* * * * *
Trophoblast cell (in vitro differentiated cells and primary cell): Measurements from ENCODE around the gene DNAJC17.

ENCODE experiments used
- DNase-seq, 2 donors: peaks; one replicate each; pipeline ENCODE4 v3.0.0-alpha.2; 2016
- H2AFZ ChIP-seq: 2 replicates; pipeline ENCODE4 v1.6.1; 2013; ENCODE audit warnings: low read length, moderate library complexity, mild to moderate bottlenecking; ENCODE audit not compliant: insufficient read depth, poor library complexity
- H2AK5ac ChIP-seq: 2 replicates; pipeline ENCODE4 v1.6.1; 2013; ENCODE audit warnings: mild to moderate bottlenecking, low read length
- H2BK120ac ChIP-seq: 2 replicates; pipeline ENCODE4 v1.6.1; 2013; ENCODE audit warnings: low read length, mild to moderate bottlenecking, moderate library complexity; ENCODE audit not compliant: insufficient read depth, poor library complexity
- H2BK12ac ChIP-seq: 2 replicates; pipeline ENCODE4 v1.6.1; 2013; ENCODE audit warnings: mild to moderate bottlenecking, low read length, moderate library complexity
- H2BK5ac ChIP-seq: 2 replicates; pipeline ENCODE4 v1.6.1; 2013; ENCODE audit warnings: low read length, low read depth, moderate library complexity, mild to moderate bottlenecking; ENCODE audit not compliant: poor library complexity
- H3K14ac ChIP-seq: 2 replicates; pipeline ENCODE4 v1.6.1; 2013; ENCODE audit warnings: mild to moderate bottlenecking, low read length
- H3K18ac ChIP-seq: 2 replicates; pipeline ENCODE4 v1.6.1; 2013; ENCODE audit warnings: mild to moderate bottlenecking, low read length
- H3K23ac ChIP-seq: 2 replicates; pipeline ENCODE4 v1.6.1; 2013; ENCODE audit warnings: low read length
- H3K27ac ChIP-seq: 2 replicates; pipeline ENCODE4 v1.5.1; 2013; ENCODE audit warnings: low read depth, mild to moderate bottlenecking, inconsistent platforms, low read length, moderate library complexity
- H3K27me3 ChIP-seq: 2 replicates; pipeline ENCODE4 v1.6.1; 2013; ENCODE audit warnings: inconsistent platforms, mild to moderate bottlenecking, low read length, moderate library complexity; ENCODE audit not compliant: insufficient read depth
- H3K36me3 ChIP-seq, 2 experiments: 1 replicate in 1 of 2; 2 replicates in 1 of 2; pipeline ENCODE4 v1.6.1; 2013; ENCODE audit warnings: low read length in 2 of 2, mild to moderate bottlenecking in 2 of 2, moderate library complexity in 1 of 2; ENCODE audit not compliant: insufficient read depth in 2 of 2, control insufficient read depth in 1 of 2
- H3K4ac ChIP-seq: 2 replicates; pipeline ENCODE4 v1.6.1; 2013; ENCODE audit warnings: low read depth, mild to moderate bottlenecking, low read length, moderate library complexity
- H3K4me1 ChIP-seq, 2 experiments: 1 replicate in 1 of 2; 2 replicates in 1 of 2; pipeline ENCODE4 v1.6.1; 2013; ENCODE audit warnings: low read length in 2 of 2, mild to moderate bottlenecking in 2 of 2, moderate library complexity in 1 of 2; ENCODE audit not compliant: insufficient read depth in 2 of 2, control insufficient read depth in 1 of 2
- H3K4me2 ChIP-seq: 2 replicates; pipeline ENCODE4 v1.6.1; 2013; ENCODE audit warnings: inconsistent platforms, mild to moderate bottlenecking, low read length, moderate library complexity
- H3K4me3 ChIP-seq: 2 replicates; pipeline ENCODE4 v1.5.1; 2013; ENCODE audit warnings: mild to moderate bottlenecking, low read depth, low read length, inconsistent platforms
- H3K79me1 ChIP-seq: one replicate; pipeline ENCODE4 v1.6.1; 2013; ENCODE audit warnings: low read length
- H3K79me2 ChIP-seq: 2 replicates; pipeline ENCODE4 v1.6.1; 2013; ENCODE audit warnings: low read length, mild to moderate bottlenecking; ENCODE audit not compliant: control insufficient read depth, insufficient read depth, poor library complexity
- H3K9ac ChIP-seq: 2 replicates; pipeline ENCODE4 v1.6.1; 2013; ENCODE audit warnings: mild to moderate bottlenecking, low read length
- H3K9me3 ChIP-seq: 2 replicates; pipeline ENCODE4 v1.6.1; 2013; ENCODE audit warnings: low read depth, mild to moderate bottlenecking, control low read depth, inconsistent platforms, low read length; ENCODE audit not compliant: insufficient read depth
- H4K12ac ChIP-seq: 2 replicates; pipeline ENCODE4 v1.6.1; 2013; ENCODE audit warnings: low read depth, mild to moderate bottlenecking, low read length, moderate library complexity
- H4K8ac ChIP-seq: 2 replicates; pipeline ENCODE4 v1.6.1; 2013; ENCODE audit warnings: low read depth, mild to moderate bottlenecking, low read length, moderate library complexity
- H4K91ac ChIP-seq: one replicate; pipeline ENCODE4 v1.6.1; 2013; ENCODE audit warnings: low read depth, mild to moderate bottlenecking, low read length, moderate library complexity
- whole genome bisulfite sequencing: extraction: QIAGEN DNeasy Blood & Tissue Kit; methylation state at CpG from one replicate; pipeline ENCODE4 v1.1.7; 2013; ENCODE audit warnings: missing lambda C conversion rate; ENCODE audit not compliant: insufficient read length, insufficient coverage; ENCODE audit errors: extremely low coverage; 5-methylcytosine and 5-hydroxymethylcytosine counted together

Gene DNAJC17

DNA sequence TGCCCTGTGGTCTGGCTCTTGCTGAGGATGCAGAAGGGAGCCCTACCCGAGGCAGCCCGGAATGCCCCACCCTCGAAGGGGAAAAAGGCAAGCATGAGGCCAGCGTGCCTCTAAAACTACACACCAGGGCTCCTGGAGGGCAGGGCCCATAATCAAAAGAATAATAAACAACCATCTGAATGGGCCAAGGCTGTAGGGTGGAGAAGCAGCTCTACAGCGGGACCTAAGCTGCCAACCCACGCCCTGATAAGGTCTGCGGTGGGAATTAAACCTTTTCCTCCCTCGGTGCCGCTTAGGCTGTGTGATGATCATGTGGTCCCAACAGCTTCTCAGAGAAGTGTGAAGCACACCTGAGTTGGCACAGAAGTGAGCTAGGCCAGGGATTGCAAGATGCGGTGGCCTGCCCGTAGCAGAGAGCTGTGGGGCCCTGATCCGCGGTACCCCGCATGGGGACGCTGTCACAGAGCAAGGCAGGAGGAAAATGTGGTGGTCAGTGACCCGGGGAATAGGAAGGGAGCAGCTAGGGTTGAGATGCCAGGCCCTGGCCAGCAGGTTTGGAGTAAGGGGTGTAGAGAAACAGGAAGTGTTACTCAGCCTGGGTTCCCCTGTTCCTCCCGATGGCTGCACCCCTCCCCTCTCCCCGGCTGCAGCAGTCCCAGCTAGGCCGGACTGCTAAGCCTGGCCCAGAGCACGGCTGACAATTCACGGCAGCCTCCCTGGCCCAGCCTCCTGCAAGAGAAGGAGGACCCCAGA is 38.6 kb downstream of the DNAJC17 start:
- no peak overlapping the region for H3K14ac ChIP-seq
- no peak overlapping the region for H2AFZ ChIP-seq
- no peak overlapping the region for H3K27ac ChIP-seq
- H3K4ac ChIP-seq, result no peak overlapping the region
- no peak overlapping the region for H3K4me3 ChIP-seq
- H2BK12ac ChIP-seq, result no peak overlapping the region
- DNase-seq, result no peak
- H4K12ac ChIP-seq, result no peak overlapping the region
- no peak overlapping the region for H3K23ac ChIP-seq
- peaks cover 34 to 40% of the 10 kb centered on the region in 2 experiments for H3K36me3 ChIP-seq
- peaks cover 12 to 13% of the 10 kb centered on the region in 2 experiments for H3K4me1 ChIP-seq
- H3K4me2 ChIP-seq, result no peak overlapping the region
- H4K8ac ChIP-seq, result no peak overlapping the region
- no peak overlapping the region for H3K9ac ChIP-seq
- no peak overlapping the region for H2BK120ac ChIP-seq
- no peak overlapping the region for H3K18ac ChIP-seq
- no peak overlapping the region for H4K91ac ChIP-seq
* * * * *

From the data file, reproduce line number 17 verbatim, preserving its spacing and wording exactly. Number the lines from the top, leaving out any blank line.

- H3K4me2 ChIP-seq: 2 replicates; pipeline ENCODE4 v1.6.1; 2013; ENCODE audit warnings: inconsistent platforms, mild to moderate bottlenecking, low read length, moderate library complexity